Article from THE NEWS

October 3rd, 2015 by Valerie Khan Leave a reply »
Our correspondent
Saturday, October 03, 2015
From Print Edition
New  0  0  0

An extraordinarily kind and humble man, French surgeon Dr. Philippe Patenotre from Médecins du Monde or Doctors of the World is known for developing a special bond with his patients.

This is his fourth visit to Pakistan in the past two years under the MdM mission. Interestingly, he always volunteers to do his part of work in Pakistan. “Patients in Pakistan are very moving. They are so thankful and appreciative and give ultimate respect. It is rare to find such sentiments anywhere else in the world,” said Dr Phillipe in an interview to ‘The News’. It brought tears to his eyes when he described the affection and love he receives in Pakistan.

“He enjoys giving French names to his patients and also mingles up with them as if they were his family members. He neither visits any place nor does he attend any lunch or dinner. His team’s only objective is to perform as many surgeries as possible,” said Muhammad Khan Executive Director Acid Survivors Foundation.

MdM is an international humanitarian non-profit organization that provides emergency and long-term medical care to vulnerable populations while advocating for equal access to healthcare worldwide. Founded in 1980 by a group of 15 French physicians, the MdM was formed with a mission to provide timely emergency medical care free of legal and administrative restrictions, to work with local populations to ensure long-term sustainability of healthcare systems, and to advocate on behalf of client populations. They started their work in Pakistan in 2005.

Under this initiative, a team of French doctors visit Pakistan for 10 days after every six months. Only during the latest visit, Dr Philippe performed 28 free surgeries on patients who could not afford the expensive treatment otherwise.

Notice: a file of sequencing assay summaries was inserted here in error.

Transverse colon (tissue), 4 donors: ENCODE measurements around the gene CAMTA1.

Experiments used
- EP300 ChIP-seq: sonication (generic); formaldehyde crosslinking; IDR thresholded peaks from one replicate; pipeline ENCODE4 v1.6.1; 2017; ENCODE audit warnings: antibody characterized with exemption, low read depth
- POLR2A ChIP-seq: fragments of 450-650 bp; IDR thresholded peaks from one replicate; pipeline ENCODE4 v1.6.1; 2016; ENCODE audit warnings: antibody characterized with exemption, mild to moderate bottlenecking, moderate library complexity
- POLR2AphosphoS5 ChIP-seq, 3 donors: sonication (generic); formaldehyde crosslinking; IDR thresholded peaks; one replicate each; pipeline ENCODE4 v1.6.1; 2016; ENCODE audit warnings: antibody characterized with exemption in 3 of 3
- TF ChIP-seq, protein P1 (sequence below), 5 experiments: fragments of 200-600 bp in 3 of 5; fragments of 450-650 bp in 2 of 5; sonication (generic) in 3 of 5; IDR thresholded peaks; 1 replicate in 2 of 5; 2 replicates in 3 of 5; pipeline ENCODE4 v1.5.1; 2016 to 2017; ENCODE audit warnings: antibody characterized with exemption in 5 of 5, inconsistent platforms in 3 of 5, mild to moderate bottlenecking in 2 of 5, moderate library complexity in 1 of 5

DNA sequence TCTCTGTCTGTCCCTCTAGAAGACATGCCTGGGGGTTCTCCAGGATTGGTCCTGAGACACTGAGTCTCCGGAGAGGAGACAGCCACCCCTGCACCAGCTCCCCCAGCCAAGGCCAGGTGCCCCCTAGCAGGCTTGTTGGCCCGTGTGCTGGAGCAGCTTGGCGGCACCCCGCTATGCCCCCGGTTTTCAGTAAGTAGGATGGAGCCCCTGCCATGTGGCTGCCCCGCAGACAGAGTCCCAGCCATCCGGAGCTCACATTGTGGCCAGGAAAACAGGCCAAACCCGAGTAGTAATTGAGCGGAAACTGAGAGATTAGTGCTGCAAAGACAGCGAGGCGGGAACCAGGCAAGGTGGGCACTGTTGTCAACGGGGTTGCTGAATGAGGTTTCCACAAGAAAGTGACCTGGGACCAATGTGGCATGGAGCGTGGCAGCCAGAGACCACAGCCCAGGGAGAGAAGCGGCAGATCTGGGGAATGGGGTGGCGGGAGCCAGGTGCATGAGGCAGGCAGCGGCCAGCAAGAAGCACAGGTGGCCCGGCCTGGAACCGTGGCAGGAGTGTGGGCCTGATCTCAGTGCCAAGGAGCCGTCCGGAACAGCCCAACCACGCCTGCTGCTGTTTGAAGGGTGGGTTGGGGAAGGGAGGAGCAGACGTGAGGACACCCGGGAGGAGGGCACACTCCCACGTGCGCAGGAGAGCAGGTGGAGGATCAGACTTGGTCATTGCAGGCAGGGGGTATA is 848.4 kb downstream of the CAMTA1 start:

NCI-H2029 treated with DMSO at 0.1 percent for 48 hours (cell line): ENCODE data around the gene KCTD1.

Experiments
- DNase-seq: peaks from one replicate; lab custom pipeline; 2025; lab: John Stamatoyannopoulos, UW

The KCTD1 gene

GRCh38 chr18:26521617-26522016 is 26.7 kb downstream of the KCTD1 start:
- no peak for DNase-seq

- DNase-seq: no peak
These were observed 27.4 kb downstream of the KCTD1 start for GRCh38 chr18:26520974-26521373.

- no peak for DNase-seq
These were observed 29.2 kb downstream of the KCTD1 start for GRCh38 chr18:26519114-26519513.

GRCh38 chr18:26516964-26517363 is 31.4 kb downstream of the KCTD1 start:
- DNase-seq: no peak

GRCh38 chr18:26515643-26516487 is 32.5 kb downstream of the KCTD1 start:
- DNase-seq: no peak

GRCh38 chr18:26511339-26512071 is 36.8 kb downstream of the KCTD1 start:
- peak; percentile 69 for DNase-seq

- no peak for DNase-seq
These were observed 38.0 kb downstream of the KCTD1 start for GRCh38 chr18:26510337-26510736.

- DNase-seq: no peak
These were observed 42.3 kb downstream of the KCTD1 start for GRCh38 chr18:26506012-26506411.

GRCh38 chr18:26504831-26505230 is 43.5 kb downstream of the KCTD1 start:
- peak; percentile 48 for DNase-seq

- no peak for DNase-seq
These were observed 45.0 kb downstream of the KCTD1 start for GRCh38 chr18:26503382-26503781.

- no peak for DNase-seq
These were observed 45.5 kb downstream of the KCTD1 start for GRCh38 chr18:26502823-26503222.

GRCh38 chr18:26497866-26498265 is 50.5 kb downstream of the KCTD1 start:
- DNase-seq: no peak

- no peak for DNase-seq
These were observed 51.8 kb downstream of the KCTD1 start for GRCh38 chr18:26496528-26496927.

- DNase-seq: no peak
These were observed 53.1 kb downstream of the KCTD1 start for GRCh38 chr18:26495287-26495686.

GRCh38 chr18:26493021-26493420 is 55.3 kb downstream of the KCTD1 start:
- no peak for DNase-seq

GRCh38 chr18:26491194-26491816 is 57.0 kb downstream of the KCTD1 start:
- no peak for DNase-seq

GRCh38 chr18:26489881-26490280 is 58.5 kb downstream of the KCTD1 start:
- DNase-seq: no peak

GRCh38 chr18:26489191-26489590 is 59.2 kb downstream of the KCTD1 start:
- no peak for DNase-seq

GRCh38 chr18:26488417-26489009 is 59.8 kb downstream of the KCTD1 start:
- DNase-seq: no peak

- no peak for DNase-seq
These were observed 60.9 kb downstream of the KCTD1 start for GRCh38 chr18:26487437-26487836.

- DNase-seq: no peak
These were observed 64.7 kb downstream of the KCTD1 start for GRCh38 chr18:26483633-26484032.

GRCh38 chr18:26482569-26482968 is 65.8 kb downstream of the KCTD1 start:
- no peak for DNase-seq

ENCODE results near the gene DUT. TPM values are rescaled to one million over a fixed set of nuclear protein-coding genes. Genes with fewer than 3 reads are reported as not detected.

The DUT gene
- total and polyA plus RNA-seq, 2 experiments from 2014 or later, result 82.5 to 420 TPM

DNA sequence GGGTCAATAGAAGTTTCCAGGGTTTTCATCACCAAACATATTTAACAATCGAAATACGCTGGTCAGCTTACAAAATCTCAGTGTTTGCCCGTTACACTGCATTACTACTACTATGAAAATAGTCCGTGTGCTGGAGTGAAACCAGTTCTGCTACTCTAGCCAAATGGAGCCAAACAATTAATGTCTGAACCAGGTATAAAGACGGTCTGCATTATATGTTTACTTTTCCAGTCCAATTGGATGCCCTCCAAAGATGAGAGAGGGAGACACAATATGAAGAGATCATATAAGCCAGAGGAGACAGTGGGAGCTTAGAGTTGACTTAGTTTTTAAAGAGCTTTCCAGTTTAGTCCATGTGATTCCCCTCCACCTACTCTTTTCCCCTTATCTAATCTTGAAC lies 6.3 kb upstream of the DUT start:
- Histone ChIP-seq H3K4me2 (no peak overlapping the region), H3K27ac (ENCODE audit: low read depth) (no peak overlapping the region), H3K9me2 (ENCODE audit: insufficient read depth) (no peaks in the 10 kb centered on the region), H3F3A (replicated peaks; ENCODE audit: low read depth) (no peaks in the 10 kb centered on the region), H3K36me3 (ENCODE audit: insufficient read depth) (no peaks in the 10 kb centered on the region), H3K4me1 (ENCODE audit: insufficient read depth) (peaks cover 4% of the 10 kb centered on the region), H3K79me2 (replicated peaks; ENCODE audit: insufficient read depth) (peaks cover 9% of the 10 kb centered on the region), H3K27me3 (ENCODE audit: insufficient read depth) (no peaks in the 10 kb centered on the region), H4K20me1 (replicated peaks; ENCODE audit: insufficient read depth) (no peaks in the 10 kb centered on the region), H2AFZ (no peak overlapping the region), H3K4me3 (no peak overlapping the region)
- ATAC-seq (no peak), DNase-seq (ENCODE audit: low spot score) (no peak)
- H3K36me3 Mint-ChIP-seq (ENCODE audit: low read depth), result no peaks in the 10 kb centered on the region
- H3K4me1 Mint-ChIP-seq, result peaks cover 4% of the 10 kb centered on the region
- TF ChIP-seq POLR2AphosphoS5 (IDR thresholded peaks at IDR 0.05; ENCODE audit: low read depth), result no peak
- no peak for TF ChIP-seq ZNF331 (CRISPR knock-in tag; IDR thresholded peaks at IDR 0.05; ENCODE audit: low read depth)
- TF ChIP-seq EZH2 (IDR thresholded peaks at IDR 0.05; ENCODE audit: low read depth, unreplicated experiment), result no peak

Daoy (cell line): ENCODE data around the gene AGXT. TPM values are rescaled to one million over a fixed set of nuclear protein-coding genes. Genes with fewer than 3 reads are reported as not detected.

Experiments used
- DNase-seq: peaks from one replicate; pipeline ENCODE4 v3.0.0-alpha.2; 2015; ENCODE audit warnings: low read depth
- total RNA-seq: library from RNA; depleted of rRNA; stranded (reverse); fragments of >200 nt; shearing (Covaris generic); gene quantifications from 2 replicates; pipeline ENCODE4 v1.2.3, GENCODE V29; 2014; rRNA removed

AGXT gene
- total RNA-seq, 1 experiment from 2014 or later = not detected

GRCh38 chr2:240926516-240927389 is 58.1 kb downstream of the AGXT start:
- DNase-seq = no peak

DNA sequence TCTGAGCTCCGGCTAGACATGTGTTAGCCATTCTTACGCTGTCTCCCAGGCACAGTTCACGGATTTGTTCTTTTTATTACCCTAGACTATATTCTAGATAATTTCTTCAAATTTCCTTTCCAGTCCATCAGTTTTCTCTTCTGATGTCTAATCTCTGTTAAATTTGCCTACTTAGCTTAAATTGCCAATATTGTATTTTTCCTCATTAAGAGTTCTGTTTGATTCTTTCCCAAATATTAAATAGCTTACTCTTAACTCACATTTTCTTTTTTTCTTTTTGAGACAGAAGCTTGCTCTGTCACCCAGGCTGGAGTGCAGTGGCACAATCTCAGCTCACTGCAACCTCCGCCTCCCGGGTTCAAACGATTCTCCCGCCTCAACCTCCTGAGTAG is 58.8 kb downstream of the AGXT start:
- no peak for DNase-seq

Head of the team of Pakistani doctors, who assist Dr Phillippe also spoke highly of the humbleness and hard work of the French team. “They start at 7:30am in the morning and continue till 8pm,” said Dr Tasneem of Rehnuma FPAP.

Talking about the hurdles he faces in treatment of his patients, mostly violence victims, Dr Phillippe said that on every visit, he finds improvement in all terms. Some cases he has dealt with were challenging though. “Back in France, I usually perform reconstruction procedures on patients of brain or breast cancer,” he said.

For him, the most challenging case was of acid burn victim Nazeeran. “She had 80 percent burns and I faced some disappointment at the start as her skin was not responding to surgeries as expected.”

Dr Philippe performed two major surgeries on Nazeeran involving multiple procedures. “I am glad that she has turned into a confident person leading a normal life.”


Leave a Reply